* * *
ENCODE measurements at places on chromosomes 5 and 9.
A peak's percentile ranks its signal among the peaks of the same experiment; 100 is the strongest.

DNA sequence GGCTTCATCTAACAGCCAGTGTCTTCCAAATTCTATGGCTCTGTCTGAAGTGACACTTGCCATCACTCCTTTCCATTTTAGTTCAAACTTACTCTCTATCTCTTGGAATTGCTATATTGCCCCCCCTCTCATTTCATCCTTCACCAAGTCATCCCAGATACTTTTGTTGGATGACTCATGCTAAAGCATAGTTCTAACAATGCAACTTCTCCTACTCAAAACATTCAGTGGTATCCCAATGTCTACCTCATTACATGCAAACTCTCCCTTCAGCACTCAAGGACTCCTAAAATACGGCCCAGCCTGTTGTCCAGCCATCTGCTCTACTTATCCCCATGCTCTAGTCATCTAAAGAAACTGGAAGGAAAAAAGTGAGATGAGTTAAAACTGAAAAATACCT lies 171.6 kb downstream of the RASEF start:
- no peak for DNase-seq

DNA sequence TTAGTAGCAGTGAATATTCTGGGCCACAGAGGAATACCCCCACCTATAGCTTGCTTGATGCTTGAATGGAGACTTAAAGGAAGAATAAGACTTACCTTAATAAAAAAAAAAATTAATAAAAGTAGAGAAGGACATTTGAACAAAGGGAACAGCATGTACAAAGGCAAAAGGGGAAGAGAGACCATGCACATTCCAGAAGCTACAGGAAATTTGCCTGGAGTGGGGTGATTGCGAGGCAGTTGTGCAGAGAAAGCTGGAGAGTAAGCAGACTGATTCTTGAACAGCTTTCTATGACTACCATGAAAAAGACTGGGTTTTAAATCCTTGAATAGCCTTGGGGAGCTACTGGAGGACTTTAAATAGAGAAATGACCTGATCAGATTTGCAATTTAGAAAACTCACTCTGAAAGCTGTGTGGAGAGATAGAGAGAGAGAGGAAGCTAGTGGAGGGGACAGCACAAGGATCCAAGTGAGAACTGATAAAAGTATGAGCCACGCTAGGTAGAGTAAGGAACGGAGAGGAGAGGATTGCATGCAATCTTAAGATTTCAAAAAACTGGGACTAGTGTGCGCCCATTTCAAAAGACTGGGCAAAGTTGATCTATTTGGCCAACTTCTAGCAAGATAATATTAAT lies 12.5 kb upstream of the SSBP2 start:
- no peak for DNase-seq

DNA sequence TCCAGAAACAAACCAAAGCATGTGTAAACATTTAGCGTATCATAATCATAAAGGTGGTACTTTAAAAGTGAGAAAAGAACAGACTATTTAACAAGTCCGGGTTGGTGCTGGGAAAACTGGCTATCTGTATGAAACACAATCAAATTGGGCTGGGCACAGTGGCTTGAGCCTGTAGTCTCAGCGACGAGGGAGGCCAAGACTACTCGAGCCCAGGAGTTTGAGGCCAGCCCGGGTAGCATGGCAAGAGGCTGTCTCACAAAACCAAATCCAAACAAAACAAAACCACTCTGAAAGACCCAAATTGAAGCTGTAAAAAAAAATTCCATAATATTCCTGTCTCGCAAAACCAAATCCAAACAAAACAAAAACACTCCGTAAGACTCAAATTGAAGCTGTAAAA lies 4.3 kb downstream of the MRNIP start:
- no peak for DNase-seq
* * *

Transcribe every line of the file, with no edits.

ENCODE measurements at places on chromosomes 5 and 9.
A peak's percentile ranks its signal among the peaks of the same experiment; 100 is the strongest.

DNA sequence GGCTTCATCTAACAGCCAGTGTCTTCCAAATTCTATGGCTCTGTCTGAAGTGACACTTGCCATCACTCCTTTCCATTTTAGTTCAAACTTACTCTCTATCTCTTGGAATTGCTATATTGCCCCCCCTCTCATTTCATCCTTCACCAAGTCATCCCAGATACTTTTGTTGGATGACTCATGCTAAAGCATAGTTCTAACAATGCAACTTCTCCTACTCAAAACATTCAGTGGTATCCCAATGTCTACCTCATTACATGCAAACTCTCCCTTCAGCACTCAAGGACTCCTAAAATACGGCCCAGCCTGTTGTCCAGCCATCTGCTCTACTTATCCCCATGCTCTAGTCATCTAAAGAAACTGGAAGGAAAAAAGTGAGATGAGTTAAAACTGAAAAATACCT lies 171.6 kb downstream of the RASEF start:
- no peak for DNase-seq

DNA sequence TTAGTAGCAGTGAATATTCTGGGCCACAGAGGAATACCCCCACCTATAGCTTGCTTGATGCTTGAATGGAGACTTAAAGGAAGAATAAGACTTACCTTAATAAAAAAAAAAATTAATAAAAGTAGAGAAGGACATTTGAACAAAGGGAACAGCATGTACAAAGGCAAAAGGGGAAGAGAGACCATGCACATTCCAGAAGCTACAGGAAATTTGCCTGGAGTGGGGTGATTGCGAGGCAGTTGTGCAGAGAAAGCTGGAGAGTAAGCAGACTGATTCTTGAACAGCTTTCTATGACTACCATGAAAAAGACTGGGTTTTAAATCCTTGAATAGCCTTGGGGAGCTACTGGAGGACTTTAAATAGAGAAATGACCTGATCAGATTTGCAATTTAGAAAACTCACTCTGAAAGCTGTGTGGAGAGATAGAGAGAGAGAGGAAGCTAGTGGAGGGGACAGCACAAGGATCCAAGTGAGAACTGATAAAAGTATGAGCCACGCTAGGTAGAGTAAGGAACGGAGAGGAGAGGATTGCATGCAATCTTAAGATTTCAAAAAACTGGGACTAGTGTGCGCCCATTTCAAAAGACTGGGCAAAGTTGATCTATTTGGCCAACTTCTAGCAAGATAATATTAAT lies 12.5 kb upstream of the SSBP2 start:
- no peak for DNase-seq

DNA sequence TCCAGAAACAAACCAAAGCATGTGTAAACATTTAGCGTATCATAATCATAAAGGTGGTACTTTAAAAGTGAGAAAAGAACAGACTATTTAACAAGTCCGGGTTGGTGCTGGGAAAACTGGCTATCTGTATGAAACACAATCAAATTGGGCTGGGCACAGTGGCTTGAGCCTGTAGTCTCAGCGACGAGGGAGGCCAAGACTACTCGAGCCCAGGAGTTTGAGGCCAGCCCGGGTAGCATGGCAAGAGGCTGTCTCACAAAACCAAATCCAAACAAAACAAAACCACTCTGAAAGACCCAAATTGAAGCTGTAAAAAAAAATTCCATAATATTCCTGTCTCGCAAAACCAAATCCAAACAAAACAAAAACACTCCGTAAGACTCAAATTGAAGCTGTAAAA lies 4.3 kb downstream of the MRNIP start:
- no peak for DNase-seq